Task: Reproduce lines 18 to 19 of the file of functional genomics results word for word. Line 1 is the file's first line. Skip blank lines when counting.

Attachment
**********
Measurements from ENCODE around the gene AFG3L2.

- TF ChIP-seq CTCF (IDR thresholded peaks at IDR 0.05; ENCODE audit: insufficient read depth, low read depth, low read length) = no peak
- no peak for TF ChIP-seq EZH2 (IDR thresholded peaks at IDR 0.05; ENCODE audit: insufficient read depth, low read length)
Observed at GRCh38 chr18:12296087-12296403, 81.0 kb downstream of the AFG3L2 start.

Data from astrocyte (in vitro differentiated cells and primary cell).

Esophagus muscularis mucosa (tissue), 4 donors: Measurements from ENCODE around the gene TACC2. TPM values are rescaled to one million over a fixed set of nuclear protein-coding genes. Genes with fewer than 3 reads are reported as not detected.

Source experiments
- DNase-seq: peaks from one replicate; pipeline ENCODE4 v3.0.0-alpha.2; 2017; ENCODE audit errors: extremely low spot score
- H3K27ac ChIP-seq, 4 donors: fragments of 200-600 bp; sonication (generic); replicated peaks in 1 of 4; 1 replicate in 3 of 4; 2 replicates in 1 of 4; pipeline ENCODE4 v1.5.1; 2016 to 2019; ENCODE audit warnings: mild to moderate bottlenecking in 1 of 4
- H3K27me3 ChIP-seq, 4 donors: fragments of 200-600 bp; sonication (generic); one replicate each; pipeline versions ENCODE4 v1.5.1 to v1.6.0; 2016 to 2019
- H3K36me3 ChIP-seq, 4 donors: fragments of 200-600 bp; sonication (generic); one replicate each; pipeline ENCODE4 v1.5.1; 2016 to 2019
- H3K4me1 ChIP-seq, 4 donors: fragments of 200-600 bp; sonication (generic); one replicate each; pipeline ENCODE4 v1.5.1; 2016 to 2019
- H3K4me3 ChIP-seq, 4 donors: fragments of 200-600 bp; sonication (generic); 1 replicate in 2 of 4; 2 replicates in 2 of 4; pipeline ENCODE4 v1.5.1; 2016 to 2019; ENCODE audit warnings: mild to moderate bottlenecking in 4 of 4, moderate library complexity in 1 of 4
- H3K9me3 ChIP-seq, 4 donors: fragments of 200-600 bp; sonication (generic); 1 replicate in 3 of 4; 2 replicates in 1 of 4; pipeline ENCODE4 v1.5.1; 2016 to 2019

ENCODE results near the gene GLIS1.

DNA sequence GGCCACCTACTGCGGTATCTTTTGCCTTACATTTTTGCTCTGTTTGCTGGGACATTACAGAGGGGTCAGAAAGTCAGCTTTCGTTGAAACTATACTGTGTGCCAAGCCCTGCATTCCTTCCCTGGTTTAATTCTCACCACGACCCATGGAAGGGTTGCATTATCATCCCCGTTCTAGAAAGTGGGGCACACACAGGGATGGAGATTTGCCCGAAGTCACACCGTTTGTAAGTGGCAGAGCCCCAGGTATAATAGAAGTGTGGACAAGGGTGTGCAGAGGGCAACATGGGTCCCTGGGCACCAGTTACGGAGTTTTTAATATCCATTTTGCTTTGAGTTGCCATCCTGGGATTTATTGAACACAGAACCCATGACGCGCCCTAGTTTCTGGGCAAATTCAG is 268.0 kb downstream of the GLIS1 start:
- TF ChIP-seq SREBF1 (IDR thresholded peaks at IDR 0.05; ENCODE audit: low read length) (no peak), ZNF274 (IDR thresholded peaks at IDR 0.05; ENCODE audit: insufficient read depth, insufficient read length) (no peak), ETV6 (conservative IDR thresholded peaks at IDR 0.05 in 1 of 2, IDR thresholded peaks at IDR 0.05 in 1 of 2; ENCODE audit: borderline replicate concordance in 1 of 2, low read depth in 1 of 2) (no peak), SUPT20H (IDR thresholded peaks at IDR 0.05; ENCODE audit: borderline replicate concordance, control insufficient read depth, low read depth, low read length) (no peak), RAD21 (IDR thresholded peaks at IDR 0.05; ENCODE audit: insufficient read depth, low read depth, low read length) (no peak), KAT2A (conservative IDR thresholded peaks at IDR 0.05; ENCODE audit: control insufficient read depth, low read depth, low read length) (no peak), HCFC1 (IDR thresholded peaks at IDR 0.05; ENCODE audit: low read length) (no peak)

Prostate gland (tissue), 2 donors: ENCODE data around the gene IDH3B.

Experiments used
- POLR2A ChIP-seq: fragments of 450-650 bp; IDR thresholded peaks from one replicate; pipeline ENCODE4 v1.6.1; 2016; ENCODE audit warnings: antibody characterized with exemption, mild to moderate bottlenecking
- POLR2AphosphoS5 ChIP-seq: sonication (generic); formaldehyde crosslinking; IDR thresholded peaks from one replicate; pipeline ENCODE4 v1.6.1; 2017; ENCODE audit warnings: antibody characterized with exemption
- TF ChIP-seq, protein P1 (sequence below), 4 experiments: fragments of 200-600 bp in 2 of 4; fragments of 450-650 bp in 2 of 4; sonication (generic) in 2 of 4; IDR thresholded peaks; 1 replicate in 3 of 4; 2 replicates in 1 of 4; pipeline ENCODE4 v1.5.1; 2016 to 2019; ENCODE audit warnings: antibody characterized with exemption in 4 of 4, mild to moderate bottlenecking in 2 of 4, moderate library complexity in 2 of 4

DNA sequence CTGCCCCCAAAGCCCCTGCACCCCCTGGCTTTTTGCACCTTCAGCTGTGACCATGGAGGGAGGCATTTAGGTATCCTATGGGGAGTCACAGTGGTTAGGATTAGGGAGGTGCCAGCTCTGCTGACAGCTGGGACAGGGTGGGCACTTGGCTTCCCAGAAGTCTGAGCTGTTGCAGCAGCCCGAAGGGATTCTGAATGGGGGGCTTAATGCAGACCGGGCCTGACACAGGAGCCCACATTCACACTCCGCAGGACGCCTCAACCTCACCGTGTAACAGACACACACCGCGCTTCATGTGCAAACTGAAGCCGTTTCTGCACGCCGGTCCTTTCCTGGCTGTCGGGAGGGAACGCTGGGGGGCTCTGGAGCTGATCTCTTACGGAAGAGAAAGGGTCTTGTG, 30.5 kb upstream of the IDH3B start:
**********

Prostate gland (tissue), 2 donors: ENCODE data around the gene IDH3B.

Experiments used